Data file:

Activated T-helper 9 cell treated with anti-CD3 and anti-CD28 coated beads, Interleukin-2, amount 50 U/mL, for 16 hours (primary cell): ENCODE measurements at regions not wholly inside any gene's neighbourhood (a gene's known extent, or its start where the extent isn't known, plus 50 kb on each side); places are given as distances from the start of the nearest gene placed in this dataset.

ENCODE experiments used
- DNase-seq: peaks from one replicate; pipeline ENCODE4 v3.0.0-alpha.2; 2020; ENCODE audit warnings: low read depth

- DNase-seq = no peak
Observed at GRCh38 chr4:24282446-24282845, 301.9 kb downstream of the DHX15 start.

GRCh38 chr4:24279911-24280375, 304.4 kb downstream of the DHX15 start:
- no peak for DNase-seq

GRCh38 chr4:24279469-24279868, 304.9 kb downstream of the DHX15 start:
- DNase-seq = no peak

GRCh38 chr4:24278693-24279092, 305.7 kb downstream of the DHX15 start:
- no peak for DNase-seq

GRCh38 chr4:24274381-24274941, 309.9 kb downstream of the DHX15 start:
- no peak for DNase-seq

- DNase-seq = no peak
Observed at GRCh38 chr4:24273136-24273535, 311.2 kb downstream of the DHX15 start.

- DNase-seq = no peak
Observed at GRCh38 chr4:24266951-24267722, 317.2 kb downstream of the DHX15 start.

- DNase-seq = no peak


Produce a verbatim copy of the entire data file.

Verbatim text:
Activated T-helper 9 cell treated with anti-CD3 and anti-CD28 coated beads, Interleukin-2, amount 50 U/mL, for 16 hours (primary cell): ENCODE measurements at regions not wholly inside any gene's neighbourhood (a gene's known extent, or its start where the extent isn't known, plus 50 kb on each side); places are given as distances from the start of the nearest gene placed in this dataset.

ENCODE experiments used
- DNase-seq: peaks from one replicate; pipeline ENCODE4 v3.0.0-alpha.2; 2020; ENCODE audit warnings: low read depth

- DNase-seq = no peak
Observed at GRCh38 chr4:24282446-24282845, 301.9 kb downstream of the DHX15 start.

GRCh38 chr4:24279911-24280375, 304.4 kb downstream of the DHX15 start:
- no peak for DNase-seq

GRCh38 chr4:24279469-24279868, 304.9 kb downstream of the DHX15 start:
- DNase-seq = no peak

GRCh38 chr4:24278693-24279092, 305.7 kb downstream of the DHX15 start:
- no peak for DNase-seq

GRCh38 chr4:24274381-24274941, 309.9 kb downstream of the DHX15 start:
- no peak for DNase-seq

- DNase-seq = no peak
Observed at GRCh38 chr4:24273136-24273535, 311.2 kb downstream of the DHX15 start.

- DNase-seq = no peak
Observed at GRCh38 chr4:24266951-24267722, 317.2 kb downstream of the DHX15 start.

- DNase-seq = no peak